Skip to main content
Premium Trial:

Request an Annual Quote

Mount Sinai Creates New Genomics Center as Part of $100M AI Initiative


NEW YORK (GenomeWeb) – The Icahn School of Medicine at Mount Sinai has created the Center for Genomic Health, a new clinical research entity that will be a part of a $100 million pledge to integrate artificial intelligence into healthcare.

The Center for Genomic Health will be housed in another new and larger center, the Hamilton and Amabel James Center for Artificial Intelligence and Human Health, launched earlier this week. As reported by Bloomberg, the James Center was enabled by an undisclosed philanthropic gift and other funding totaling $100 million.

While Mount Sinai has committed to giving the James Center an entire building in New York, it said all the funds will go towards hiring new faculty and establishing the programs that will fit within the James Center, including new and existing programs.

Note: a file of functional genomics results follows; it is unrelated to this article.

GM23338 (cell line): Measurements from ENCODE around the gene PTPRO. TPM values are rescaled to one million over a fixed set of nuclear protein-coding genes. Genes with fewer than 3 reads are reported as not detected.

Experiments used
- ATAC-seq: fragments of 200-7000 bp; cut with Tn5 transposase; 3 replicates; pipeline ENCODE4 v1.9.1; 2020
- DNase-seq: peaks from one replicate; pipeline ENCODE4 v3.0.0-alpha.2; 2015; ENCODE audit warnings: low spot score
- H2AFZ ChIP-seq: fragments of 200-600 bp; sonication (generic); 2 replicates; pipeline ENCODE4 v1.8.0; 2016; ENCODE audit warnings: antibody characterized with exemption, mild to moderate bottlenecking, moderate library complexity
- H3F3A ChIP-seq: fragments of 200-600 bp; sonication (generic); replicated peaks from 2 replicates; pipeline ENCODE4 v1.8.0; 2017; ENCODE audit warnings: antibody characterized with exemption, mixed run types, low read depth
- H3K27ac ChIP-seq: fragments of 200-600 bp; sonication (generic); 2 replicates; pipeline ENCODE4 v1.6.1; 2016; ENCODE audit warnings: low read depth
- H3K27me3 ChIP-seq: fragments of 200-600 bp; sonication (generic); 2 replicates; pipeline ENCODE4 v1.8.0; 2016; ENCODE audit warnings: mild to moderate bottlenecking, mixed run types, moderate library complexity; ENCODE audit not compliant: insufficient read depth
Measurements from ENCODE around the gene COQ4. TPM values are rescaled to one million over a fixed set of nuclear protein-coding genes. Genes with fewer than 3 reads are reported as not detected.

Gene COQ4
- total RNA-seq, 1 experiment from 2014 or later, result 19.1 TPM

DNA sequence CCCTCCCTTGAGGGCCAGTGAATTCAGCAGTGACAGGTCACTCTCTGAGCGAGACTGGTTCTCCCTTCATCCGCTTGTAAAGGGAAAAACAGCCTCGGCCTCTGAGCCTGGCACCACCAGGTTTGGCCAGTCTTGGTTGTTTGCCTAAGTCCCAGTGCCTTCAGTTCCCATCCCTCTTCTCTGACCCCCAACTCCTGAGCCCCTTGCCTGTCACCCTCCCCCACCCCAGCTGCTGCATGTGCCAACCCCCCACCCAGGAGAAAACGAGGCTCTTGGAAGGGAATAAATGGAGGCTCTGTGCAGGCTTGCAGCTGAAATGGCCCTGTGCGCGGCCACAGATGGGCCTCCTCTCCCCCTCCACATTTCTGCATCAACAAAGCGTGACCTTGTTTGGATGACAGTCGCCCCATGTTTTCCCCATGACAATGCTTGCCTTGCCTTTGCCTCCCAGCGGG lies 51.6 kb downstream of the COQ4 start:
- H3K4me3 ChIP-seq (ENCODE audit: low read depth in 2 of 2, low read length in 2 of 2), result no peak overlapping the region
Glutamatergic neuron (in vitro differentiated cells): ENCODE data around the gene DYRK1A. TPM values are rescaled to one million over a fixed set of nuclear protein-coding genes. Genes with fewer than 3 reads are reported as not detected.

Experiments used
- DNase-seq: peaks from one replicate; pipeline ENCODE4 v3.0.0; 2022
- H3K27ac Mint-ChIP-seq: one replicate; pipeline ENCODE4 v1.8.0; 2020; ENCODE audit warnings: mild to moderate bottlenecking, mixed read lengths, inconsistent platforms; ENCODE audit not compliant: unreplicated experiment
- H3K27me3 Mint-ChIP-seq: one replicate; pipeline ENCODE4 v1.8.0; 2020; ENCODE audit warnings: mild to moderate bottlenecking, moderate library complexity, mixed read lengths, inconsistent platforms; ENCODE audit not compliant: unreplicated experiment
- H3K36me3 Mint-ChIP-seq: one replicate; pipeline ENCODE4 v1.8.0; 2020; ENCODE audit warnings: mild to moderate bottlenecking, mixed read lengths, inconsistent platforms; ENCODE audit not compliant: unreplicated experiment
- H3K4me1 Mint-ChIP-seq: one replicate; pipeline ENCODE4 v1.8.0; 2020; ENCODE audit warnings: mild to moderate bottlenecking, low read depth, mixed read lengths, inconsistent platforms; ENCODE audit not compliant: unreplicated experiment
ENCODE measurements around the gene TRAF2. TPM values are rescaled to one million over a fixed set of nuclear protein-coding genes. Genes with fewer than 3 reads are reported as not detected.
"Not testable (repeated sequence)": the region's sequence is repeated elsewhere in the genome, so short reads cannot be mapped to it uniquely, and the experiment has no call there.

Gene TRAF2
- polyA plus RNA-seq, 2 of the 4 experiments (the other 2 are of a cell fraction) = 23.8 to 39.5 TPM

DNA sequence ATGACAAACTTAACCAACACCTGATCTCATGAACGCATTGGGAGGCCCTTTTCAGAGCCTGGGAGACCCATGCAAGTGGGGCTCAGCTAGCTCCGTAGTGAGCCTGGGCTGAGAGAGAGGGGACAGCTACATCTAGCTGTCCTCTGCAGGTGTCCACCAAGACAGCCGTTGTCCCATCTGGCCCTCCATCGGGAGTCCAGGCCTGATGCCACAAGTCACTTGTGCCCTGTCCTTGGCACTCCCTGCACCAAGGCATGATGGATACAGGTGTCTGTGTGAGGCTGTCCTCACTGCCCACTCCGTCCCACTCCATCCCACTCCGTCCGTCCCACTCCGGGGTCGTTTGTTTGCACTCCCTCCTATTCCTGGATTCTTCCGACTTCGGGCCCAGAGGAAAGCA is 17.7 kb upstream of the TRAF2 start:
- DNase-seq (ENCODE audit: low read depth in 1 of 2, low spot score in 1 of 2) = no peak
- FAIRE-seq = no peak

In a statement, Mount Sinai said it expects to open the James Center in late 2021.

Mount Sinai Professor Eimear Kenny will lead the Center for Genomic Health as founding director. Professor Noura Abul-Husn will serve as clinical director. Eric Nestler, dean of academic and scientific affairs at the Icahn School of Medicine, said he expects the center to begin pilot projects to bring genome sequencing to primary care clinics as early as September.

"We see the potential of artificial intelligence to radically transform the care that patients receive, and we want to shape and lead this effort," Kenneth Davis, president and CEO of Mount Sinai Health System, said in a statement. The gift "will create a hub where our talented researchers can collaborate in unprecedented ways and bring forward ideas and innovative technologies that achieve better outcomes for our patients."